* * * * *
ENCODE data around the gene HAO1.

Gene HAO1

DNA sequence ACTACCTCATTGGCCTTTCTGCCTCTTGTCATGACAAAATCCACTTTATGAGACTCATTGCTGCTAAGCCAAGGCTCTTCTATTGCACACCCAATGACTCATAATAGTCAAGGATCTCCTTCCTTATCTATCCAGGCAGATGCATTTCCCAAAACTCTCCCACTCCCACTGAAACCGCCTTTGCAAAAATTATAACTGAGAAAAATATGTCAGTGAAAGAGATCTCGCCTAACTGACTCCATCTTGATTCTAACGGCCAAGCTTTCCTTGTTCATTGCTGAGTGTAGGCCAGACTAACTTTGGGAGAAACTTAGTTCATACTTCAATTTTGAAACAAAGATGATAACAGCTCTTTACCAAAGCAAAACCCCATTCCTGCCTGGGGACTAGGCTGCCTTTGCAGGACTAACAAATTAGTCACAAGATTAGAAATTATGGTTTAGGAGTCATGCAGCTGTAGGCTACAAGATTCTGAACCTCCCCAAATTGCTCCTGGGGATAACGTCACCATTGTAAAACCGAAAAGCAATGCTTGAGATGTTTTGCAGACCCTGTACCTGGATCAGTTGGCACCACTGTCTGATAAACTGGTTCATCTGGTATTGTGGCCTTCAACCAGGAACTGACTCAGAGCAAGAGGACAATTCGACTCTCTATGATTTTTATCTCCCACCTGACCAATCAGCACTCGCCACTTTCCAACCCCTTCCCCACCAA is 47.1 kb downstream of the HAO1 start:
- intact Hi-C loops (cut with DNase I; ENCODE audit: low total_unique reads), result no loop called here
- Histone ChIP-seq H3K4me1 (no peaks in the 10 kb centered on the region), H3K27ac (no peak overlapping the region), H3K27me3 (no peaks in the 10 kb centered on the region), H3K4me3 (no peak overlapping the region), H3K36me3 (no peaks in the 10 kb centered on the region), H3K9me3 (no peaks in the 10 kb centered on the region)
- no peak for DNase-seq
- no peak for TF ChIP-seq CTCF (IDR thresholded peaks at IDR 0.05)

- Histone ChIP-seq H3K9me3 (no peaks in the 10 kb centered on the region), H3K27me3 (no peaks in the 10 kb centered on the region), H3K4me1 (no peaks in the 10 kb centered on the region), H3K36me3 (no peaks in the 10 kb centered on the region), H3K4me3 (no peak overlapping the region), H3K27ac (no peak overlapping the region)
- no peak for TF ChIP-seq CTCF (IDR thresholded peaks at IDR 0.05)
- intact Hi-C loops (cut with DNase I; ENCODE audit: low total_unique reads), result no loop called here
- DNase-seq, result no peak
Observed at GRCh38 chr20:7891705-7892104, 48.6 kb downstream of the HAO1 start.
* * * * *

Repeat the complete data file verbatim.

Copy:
ENCODE data around the gene HAO1.

Gene HAO1

DNA sequence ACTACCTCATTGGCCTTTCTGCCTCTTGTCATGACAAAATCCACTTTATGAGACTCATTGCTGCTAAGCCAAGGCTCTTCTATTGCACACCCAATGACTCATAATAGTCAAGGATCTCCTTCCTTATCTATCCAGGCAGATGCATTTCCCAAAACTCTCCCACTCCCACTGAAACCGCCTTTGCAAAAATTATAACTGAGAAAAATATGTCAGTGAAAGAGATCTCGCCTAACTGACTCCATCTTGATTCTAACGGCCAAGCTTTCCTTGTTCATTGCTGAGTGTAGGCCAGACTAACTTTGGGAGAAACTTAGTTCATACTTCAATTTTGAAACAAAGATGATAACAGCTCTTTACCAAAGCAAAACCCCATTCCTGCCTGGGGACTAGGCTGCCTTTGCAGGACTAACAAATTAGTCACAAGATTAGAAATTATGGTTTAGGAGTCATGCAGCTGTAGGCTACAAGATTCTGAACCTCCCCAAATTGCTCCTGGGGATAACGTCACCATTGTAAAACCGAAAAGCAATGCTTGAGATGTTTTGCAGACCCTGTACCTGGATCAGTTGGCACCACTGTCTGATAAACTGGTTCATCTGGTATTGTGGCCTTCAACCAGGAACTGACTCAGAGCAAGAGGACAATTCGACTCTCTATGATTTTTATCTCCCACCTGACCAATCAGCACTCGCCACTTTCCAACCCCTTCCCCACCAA is 47.1 kb downstream of the HAO1 start:
- intact Hi-C loops (cut with DNase I; ENCODE audit: low total_unique reads), result no loop called here
- Histone ChIP-seq H3K4me1 (no peaks in the 10 kb centered on the region), H3K27ac (no peak overlapping the region), H3K27me3 (no peaks in the 10 kb centered on the region), H3K4me3 (no peak overlapping the region), H3K36me3 (no peaks in the 10 kb centered on the region), H3K9me3 (no peaks in the 10 kb centered on the region)
- no peak for DNase-seq
- no peak for TF ChIP-seq CTCF (IDR thresholded peaks at IDR 0.05)

- Histone ChIP-seq H3K9me3 (no peaks in the 10 kb centered on the region), H3K27me3 (no peaks in the 10 kb centered on the region), H3K4me1 (no peaks in the 10 kb centered on the region), H3K36me3 (no peaks in the 10 kb centered on the region), H3K4me3 (no peak overlapping the region), H3K27ac (no peak overlapping the region)
- no peak for TF ChIP-seq CTCF (IDR thresholded peaks at IDR 0.05)
- intact Hi-C loops (cut with DNase I; ENCODE audit: low total_unique reads), result no loop called here
- DNase-seq, result no peak
Observed at GRCh38 chr20:7891705-7892104, 48.6 kb downstream of the HAO1 start.